For Static Sky we want to render a neon, cyberpunk world that runs smoothly on an iPad. In this blog post, we’ll outline a roadmap for a series of updates that will go into detail on how we are doing that.
I’ve been spending the past month more-or-less focused on the rendering side of Static Sky, and over the coming weeks, I’ll be writing a series of posts covering the techniques we are using. My plan so far is:
We yanked out Unity’s lighting system and replaced it with our own, super fast one that’s specialised for rendering tons of bumped dynamic lights at 60FPS
Using these shading models, we were able to get a much more vibrant and realistic look than what’s normally available.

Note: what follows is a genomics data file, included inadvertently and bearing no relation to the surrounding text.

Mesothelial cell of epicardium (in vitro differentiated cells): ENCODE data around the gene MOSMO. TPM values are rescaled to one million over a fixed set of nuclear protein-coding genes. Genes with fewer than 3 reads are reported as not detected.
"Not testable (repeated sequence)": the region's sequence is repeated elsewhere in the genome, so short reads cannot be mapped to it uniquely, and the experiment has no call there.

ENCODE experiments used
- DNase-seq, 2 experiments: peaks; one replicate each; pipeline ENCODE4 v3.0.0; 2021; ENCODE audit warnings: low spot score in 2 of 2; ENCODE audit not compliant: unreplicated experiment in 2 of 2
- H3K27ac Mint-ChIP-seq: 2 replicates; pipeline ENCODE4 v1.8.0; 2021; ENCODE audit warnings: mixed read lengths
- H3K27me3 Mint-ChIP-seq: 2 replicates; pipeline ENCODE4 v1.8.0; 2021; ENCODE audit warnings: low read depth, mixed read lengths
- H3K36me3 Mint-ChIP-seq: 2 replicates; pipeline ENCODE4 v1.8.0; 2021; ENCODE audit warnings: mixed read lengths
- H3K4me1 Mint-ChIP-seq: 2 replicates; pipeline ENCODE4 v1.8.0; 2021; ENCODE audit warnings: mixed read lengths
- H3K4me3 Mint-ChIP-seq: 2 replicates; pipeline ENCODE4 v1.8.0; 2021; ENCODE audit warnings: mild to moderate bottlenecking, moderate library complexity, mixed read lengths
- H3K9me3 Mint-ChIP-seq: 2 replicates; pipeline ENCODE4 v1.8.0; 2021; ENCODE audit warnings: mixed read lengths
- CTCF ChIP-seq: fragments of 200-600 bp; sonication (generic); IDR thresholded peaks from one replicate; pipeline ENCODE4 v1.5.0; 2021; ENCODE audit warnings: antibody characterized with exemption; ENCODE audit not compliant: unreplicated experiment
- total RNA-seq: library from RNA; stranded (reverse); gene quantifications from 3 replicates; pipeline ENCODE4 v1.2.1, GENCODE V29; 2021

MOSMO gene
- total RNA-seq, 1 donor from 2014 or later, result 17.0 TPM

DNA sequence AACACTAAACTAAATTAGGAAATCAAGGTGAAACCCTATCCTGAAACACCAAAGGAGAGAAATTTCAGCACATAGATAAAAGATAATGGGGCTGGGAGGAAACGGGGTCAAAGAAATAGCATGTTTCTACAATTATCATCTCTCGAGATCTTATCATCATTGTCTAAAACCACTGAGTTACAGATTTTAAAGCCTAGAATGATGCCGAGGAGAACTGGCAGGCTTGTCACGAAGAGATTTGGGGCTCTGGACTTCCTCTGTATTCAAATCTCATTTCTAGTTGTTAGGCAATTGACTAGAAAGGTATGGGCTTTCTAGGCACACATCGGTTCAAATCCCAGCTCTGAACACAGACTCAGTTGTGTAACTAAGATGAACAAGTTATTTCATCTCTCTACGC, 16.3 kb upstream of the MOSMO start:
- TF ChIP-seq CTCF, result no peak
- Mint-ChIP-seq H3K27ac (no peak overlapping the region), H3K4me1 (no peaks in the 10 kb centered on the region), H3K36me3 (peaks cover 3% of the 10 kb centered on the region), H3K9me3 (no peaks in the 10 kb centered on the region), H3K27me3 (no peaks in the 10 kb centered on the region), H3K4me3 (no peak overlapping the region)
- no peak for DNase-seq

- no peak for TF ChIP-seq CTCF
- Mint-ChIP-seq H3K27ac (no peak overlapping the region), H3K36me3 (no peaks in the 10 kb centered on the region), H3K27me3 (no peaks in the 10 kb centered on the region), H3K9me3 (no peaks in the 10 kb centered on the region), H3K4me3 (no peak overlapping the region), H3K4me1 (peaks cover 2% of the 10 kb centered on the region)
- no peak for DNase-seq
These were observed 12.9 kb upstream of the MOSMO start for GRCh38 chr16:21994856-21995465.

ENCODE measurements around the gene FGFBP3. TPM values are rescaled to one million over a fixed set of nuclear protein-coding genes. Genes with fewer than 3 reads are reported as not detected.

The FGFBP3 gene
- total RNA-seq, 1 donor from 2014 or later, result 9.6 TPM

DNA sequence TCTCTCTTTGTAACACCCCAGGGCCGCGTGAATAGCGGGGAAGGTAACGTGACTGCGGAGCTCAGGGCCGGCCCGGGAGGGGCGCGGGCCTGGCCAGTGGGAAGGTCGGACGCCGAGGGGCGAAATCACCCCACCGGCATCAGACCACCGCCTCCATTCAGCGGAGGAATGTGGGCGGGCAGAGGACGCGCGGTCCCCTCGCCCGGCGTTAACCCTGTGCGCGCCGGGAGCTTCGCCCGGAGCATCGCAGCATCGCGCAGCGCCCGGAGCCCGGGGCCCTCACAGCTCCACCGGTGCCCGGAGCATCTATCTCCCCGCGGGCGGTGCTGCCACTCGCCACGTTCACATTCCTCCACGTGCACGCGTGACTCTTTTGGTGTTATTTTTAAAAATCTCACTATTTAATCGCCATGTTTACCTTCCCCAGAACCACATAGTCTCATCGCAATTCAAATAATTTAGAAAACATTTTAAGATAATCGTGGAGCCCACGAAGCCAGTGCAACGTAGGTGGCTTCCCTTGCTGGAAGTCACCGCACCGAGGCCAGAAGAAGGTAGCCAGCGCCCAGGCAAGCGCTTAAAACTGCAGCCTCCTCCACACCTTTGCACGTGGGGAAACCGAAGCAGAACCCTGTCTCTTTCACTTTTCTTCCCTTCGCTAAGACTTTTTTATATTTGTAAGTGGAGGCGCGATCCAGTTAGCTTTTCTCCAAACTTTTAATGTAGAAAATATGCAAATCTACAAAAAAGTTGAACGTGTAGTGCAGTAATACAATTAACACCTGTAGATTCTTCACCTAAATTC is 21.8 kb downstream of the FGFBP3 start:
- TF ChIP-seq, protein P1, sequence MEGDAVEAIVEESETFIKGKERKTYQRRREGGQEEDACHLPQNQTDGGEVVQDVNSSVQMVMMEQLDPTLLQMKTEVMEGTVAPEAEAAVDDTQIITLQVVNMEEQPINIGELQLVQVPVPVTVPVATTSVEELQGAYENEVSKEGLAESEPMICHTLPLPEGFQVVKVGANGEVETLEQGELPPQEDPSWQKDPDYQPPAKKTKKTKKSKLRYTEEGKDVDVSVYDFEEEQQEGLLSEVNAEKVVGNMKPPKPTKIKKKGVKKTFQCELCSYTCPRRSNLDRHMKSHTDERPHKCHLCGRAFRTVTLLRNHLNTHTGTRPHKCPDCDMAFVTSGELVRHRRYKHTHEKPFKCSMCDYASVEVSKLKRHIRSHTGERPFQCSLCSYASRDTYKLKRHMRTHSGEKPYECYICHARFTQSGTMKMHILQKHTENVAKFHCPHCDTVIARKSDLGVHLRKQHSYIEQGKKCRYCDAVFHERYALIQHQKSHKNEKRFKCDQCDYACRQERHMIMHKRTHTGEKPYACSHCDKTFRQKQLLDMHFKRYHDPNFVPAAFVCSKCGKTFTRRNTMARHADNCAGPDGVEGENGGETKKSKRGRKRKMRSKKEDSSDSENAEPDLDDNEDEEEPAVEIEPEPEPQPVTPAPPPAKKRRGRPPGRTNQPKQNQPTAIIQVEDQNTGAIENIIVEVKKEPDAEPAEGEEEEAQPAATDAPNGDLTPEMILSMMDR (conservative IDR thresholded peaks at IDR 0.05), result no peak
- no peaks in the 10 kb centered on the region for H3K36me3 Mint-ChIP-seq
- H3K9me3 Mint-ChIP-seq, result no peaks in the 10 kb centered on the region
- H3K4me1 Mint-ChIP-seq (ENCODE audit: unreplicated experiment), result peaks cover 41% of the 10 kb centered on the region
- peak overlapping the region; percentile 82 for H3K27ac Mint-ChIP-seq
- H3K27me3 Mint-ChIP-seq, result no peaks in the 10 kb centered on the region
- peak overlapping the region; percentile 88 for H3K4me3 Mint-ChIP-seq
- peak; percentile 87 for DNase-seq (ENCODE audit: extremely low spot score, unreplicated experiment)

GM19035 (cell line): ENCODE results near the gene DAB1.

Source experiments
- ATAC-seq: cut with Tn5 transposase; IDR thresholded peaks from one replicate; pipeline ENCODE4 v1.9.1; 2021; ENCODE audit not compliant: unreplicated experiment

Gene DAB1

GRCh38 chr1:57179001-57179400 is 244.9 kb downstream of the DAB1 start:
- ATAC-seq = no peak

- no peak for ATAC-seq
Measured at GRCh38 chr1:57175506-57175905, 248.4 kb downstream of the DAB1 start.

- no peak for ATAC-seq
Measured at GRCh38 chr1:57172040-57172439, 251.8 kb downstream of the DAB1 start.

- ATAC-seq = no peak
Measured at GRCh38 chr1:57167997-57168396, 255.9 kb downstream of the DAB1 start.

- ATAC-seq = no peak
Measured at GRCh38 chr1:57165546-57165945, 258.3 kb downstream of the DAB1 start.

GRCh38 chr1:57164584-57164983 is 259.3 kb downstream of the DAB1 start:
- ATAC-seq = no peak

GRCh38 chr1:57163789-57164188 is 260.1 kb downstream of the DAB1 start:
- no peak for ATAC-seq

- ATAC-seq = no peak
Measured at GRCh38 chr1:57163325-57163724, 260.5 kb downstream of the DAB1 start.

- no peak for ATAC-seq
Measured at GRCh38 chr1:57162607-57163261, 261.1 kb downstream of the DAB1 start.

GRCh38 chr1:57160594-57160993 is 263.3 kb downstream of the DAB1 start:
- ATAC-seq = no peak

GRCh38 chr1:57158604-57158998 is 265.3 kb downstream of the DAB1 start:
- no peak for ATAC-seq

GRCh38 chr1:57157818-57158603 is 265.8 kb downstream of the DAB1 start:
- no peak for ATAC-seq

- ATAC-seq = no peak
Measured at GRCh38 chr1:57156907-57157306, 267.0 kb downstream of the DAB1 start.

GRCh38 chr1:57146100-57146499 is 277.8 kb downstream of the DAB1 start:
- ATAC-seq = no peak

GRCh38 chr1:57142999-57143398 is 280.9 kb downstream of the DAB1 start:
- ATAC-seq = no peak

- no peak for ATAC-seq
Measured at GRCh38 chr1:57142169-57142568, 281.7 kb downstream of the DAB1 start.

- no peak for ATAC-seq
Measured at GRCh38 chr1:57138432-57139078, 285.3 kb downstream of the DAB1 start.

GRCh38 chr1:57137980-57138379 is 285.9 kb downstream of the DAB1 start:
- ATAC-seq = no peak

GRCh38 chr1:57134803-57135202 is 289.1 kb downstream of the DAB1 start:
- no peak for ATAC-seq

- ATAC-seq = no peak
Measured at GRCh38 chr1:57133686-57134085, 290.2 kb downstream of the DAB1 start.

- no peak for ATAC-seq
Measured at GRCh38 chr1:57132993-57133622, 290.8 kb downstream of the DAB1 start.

- Part 1: The model explained
- Part 2: Optimizing with lookup tables
- Part 3: How the workflow works
Glow & Image Effects
For our GDC demo, we used a traditional alpha-keyed glow (optimised like mad, of course). For the actual game, we’ve adopted techniques that help make our physically based shaders really shine, including an inexpensive hack that fakes HDR (we call it XDR, eXtended Dynamic Range, and I will go over how we did it and how we made it fast) and filmic tone mapping.
- Part 1: Glow
- Part 2: Tonemapping
- Part 3: Optimization